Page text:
Venice and Cultures of Consumption

Subject HIST30051 (2012)

Note: This is an archived Handbook entry from 2012.

Credit Points: 12.50
Level: 3 (Undergraduate)
Dates & Locations:

This subject is not offered in 2012.

Time Commitment: Contact Hours: This subject is taught in intensive mode on site in Venice from 25 November to 21 December 2011: Seven 1-hour lectures, seven 1-hour tutorials, seven 3-hour site visits. Total contact hours: 31 hours.
Total Time Commitment:

102 hours




ITAL20006 or ITAL30012 The Story of Italian: Study Abroad.

Recommended Background Knowledge:


Non Allowed Subjects:

Students who have completed HIST 20052 Venice and Cultures of Consumption are not permitted to enrol in this subject

Core Participation Requirements:

For the purposes of considering request for Reasonable Adjustments under the disability Standards for Education (Cwth 2005), and Students Experiencing Academic Disadvantage Policy, academic requirements for this subject are articulated in the Subject Description, Subject Objectives, Generic Skills and Assessment Requirements of this entry.The University is dedicated to provide support to those with special requirements. Further details on the disability support scheme can be found at the Disability Liaison Unit website:


Dr Catherine Kovesi x48160

Subject Overview:

This intensive four-week study abroad subject will be taught in Venice. The Renaissance in Italy is regarded by many as the locus of the first consumer society in the western world. Venice was at the centre of the new commercial revolution and the trade and production of the luxury goods that were its staple. This subject examines Venice's position as a trading empire, and the goods traded, produced and consumed from luxurious textiles, printed books, art works, dyes and spices, to slaves and prostitutes. Venetian authorities were actively involved in regulating consumption with the passage of extensive sumptuary laws, the development of copyright, the application of duties and taxes, and a complex system of surveillance. Students will complete this subject with a deeper understanding of Venetian society and its contribution to one of the key markers of the west and of modernity.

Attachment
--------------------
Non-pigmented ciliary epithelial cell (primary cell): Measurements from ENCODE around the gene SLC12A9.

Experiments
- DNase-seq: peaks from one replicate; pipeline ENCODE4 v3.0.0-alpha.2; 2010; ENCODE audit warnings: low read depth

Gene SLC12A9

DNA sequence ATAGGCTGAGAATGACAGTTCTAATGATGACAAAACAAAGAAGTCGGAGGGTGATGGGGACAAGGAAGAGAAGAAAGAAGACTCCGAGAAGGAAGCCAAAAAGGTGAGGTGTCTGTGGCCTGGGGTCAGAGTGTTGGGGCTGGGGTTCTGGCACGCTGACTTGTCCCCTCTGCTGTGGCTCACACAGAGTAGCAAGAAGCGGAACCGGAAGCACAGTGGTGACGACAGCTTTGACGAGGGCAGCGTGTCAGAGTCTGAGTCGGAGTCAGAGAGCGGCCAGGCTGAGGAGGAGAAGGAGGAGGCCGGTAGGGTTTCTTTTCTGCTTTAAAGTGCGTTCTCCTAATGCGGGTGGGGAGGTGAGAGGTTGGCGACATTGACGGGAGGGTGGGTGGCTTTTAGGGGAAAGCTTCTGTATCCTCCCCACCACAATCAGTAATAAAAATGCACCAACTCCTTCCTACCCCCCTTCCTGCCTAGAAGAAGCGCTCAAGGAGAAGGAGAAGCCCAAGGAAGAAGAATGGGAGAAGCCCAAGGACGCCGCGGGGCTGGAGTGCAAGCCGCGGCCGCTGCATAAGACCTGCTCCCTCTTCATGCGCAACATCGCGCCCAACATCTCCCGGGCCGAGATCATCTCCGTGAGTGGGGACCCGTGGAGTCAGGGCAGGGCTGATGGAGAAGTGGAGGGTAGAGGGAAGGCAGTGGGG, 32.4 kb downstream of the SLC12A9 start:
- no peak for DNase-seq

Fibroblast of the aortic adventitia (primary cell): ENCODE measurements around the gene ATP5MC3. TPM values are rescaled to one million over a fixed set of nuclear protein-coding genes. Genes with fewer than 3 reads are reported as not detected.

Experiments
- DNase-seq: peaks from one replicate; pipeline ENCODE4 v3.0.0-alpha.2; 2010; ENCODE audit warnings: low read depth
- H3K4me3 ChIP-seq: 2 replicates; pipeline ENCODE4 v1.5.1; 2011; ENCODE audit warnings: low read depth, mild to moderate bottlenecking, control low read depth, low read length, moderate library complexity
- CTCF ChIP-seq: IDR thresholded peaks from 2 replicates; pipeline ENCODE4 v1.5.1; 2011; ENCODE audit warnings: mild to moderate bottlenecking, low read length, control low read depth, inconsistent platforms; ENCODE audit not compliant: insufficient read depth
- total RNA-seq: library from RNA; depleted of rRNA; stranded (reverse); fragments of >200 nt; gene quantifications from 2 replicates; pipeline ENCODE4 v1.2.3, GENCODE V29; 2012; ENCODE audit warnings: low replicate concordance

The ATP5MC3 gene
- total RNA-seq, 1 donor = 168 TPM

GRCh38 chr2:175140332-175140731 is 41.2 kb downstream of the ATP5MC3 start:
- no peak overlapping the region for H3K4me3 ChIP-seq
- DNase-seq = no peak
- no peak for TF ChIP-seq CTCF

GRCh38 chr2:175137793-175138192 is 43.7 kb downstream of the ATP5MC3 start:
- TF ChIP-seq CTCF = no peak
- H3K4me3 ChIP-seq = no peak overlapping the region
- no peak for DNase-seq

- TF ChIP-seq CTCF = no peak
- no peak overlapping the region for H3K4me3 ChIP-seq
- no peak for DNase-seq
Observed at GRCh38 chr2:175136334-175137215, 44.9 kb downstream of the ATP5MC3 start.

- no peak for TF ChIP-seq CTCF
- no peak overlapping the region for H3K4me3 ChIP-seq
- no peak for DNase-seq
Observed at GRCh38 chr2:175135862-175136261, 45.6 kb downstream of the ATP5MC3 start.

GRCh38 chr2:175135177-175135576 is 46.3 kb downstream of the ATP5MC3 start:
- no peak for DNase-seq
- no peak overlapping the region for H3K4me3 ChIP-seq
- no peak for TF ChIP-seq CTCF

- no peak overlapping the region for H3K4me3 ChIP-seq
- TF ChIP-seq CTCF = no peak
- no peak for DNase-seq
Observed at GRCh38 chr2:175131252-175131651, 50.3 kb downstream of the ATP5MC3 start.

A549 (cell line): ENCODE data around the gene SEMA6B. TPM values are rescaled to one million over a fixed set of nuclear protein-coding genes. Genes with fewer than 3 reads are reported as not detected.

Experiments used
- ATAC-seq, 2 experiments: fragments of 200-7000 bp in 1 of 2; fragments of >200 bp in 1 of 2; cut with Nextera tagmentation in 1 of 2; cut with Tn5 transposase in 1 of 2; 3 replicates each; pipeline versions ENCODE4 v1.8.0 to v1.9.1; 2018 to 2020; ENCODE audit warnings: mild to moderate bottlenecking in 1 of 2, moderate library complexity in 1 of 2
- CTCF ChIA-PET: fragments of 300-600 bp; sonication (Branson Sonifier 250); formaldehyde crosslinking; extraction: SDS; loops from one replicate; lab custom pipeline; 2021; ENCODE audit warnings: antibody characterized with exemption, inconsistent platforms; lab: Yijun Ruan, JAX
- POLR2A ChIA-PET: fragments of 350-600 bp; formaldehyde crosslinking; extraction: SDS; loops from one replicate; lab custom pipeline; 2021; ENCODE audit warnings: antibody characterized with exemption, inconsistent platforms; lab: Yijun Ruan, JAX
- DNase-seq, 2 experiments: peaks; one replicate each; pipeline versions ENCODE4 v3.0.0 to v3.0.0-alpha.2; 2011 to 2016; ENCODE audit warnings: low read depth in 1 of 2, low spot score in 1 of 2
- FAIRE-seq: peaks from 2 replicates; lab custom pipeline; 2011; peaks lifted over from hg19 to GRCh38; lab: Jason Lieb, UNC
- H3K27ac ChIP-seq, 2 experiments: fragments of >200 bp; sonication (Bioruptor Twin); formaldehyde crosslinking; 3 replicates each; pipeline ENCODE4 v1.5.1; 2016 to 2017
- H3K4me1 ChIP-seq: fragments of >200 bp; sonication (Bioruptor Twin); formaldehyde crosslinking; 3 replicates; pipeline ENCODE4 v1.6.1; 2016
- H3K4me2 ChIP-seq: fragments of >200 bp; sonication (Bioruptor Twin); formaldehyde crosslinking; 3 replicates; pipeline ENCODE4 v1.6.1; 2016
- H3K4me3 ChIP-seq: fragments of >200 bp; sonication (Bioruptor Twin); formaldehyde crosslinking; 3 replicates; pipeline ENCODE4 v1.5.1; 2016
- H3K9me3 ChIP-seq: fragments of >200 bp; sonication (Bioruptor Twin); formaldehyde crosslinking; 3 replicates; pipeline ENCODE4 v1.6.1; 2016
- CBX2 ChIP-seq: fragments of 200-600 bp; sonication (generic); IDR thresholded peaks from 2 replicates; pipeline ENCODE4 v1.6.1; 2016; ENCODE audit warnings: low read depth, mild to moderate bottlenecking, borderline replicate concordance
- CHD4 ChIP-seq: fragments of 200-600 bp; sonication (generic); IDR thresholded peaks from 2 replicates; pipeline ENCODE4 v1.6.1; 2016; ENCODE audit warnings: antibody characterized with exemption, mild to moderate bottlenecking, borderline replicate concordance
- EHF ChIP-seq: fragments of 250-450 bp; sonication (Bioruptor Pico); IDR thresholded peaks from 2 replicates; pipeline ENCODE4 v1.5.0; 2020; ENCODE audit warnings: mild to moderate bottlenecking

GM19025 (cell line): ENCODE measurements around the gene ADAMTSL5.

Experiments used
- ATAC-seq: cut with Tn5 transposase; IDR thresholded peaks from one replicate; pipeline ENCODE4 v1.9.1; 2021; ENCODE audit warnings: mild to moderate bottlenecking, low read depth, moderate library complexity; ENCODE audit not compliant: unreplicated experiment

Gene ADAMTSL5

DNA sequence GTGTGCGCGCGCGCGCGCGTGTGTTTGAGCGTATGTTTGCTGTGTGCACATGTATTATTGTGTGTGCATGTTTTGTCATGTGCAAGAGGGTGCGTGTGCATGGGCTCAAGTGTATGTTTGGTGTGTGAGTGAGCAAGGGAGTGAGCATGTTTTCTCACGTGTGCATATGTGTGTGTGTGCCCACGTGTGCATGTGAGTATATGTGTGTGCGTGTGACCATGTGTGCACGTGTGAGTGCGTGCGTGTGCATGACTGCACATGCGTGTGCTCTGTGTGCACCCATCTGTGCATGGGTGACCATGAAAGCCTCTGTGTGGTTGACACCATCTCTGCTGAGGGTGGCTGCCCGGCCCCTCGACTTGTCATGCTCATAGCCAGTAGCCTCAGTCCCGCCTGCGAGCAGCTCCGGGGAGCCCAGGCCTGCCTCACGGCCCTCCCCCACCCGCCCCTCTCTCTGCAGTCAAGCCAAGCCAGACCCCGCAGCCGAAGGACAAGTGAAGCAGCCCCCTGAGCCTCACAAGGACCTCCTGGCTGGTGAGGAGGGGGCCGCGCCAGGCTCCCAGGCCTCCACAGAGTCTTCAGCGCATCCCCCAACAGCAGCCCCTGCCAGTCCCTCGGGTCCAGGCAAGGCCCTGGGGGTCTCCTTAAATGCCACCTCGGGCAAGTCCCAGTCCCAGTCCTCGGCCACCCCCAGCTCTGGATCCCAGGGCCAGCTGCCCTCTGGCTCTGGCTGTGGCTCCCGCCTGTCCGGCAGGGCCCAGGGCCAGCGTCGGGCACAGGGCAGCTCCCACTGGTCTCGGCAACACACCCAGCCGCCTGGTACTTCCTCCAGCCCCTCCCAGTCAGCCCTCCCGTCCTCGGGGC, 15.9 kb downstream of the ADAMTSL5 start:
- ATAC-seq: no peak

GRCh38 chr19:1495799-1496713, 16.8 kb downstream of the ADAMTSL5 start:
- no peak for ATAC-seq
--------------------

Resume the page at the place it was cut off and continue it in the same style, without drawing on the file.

Students who complete this subject will

  • have a rounded picture of a particular past social and cultural context which has left a profound impact upon European culture of the succeeding centuries up to our own.
  • acquire an understanding of Italian culture and its contribution to understandings of modernity and the west.
  • gain intercultural skills: possess an understanding of a culture's complexity and respect for difference and diversity

An essay proposal 10% (due during the intensive), a reflective journal of 1500 words 30% (due at the end of the intensive) and a research essay of 2500 words 60% (due Monday 21 February 2012).

Hurdle requirement: students must attend a minimum of 75% of tutorials/on site visits in order to pass this subject. Assessment submitted late without an approved extension will be penalised at 10% per day; after five working days, no late assessment will be marked. In-class tasks missed without approval will not be marked. All pieces of written work must be submitted to pass this subject.

Prescribed Texts:

A subject reader will be available.

Breadth Options:

This subject potentially can be taken as a breadth subject component for the following courses:

You should visit learn more about breadth subjects and read the breadth requirements for your degree, and should discuss your choice with your student adviser, before deciding on your subjects.

Fees Information: Subject EFTSL, Level, Discipline & Census Date
Generic Skills:

Students who complete this subject will

  • demonstrate research skills through competent use of the library and other information sources.
  • show critical thinking and analysis through recommended reading, essay writing and tutorial discussion, and by determining the strength of an argument.
  • demonstrate understanding of social, ethical and cultural contexts.
  • demonstrate international awareness and openness to the world.
  • show awareness of new aspects of Italian culture.
  • demonstrate skills in public speaking and confidence in self-expression through seminar participation and class presentations

Students are selected for this subject based on academic merit. The application process is available from the subject coordinator.

Itinerary and travel arrangements available from the School of Historical and Philosophical Studies. The subject dates and HECS/course fee census date for this subject change each year. Exact travel dates to be finalised. Check your enrolment record for the correct census date for this subject.

Related Majors/Minors/Specialisations: Ancient, Medieval and Early Modern Studies Major
History Major

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